[r a]=train(cv(a),toy)

    Note that poly is used to access the parameter of the kernel which is actually called kerparam in the object. This is because it is also aliased to be called poly, this is useful to differentiate it from other kernel parameters, e.g in a chain . See help algorithm on how to make aliases.

    Saving memory: data_global and custom_fast kernels

    Because matlab uses a lot of memory (it passes by value and copies variables every time you call a function) we wrote some routines to use global variables to avoid this problem. data_global works in exactly the same way as data except it takes its X and Y components from global variables X and Y. Example: the following are equivalent, (apart from memory usage):

    rand('seed',1); d=gen(toy); get_mean(train(cv(svm),d))

    is equivalent to

    rand('seed',1); d=gen(toy);
    global X; global Y; X=d.X; Y=d.Y; clear d; % use global data instead
    d=data_global; get_mean(train(cv(svm),d))

  • If you give the constructor of data_global extra parameters it creates local copies of X and Y and doesn't save memory any more.
  • (It is very important when handling data objects, as with all objects, to use the access functions only, see implementation issues below.)
  • Also, the drawback of data_global is that it can only handle one dataset at one time (although you can create multiple data_global objects which hold subsets of the data because they index the global matrices).

    Likewise, the 'custom_fast' kernel can also replace 'custom' kernel but with a global variable K. Example: the following are equivalent, (apart from memory usage):

    d=gen(toy); a=svm; a.child=kernel('custom',d.X*d.X');

    is equivalent to

    d=gen(toy); a=svm; global K; K=d.X*d.X';
    a.child=kernel('custom_fast'); loss(train(cv(a),d))

    In order to be able to test on a test set one has to two options:

  • 1. Replace the kernel during testing time with the actual kernel calculation. e.g:

    d=gen(toy); a=svm; global K; K=d.X*d.X';
    a.child=kernel('custom_fast'); [tr a]=train(a,d)
    dtst=gen(toy); a.child=kernel('linear');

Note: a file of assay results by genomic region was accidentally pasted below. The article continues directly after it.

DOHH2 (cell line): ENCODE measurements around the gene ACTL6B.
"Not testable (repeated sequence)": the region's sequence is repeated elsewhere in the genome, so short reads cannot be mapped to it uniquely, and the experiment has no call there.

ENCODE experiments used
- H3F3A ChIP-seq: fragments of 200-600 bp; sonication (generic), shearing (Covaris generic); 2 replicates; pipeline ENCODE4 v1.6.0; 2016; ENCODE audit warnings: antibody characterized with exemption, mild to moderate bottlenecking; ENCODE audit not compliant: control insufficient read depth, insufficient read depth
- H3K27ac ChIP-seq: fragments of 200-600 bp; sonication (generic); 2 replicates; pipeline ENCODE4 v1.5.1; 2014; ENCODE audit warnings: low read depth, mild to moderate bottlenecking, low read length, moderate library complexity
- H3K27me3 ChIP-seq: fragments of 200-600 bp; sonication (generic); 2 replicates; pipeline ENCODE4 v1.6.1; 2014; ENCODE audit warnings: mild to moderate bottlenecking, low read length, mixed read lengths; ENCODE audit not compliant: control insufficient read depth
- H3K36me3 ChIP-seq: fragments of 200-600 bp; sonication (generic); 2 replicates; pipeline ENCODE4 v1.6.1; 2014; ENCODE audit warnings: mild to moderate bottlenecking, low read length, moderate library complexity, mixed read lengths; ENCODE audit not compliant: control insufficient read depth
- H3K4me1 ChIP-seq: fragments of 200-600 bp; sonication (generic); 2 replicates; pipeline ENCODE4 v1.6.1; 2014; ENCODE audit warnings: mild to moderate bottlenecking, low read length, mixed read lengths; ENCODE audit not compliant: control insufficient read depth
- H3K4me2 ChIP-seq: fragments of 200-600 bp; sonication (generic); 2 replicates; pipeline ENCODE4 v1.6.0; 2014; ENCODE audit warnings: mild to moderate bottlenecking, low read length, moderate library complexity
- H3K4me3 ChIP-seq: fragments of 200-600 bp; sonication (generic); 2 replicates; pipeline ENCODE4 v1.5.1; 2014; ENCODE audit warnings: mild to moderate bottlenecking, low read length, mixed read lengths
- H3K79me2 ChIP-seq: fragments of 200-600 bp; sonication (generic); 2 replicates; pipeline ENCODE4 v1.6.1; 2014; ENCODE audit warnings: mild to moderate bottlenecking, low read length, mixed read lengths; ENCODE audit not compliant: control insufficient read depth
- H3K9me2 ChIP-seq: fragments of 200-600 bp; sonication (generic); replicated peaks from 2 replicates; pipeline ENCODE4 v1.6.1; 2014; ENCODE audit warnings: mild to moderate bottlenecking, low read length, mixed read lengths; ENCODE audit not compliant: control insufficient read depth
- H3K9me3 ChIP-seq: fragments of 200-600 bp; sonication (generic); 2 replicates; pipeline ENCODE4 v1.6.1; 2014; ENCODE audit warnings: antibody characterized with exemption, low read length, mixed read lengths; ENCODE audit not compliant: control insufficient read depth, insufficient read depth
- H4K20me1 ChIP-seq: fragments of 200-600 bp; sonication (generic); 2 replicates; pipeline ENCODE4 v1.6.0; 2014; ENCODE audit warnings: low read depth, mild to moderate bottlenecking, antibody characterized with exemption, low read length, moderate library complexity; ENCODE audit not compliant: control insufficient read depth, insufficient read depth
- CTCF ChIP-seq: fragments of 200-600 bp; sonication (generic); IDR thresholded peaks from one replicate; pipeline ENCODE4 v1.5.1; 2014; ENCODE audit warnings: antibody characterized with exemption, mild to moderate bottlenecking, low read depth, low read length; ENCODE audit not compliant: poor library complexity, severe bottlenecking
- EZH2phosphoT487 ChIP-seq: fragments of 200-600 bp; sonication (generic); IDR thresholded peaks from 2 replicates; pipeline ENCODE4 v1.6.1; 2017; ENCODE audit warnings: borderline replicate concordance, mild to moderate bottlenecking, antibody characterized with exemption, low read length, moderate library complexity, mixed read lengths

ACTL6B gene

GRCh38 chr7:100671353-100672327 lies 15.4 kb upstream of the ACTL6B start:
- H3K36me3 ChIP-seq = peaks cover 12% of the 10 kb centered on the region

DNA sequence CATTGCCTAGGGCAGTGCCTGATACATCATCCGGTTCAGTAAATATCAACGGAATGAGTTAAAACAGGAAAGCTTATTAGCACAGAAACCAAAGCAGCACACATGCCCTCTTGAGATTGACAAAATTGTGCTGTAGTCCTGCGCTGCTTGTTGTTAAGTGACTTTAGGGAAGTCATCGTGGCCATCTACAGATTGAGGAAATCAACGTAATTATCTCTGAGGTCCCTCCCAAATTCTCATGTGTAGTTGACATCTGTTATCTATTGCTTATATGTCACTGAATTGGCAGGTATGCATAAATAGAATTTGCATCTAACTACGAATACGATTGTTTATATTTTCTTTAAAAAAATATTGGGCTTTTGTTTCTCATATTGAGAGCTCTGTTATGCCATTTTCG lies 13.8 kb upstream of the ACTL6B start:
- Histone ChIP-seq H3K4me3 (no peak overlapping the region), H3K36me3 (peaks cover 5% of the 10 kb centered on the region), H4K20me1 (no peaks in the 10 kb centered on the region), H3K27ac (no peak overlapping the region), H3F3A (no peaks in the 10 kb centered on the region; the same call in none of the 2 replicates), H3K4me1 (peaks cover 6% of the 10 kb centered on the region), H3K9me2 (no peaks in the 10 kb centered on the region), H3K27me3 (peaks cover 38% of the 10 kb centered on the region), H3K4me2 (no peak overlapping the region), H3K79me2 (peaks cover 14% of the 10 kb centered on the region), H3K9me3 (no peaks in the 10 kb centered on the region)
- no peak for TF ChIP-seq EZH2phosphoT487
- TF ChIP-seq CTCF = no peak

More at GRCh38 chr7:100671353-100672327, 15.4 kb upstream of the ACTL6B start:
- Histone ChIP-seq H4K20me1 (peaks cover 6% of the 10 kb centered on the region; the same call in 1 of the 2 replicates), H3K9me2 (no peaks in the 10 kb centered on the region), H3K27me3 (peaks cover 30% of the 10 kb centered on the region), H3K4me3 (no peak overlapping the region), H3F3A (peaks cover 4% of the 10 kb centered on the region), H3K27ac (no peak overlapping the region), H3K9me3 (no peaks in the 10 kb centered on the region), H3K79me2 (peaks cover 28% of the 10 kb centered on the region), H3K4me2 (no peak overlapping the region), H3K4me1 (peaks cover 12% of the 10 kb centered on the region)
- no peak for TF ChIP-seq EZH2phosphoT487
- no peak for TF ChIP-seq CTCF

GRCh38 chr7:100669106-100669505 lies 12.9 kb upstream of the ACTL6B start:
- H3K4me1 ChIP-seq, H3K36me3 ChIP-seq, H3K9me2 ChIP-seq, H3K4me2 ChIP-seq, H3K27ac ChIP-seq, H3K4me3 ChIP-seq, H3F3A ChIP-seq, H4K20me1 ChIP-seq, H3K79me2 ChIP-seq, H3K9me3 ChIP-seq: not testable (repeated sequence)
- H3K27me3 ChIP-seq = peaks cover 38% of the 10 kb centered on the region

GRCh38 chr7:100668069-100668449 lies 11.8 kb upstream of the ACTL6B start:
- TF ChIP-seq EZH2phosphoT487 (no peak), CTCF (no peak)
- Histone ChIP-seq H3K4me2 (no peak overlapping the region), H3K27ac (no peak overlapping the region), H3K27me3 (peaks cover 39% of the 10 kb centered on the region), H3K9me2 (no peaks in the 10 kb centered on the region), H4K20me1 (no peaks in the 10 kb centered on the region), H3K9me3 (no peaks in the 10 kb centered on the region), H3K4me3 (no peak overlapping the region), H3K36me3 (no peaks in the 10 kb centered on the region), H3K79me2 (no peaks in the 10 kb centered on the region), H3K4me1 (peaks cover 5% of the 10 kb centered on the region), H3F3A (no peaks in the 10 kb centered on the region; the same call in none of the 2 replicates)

• 2. Compute the custom kernel on train and test data from the start and extract two data splits that access the same kernel. The data objects know which part of the kernel matrix to access because the remember the indices from the original data object that you extract the from with the get command. e.g:

    d=gen(toy('l=100')); a=svm; global K; K=d.X*d.X';
    dtrn=get(d,[1:50]); dtst=get(d,[51:100]);
    [tr a]=train(a,dtrn)

  • Structured objects: kernels for strings, trees and graphs

    At the moment The Spider doesn't have much special facilities for structured kernels such as those on strings, trees and graphs.
    Practically, you have to use the gram matrix in a 'custom' kernel at the moment to train on these, and produce that matrix with your own code.

    Potentially, though, there is nothing stopping you defining a data object with the same public functions as the usual data object which deals with another type of data ( data only deals with vectors), e.g. a string_data object and then a kernel or kernels which calculate dot products for this new data type.
    (If someone wants to write this please send it to us!)

    Implementation: What is an object in Matlab?

    An object in matlab is implemented with a directory beginning with a "@" . So we have spider/pat/@knn e.g for k-nearest neighbours which includes all the methods of that objects (which are M-files). Spider objects have a constructor which sets default hyperparameters and initials the model. They also have a "training" and "testing" method.

    Technically all the objects in the spider are children of another object called algorithm . This stores some basic flags and also hosts the methods "train" and "test" which call the "training" and "testing" of child. The parent method handles training multiple datasets and other complications.

    Implementation: How do I make my own object?

    Take a look at the @template object in the spider/pat directory which is a simple svm object and copy this directory and just change the training.m and testing.m files and the constructor (which should be the same name as the directory) to make your new algorithm. Then to find about adding the object to the publically available spider package click here .


    1) Try not to use "..." in your M-files to extend to the next line because switching between Linux and Windows adds extra line feeds and makes it not work...

    2) If you use a kernel, try to call train and test members of kernel, see e.g the svm object. This will help to make complex kernel objects, e.g chain networks of kernels.

    3) try to use get, get_x, set_x of data objects, and try not to create new data objects, e.g in your code do not do

    d2=data; d2=d.X(1:2,:); d2=d.Y(1:2,:);
    d3=data(d.name,d.X,d.Y); d3.X=xx;

    but rather, do:


    otherwise you may lose e.g indexing information and other transparent members in an object, or be incompatible if members are added later.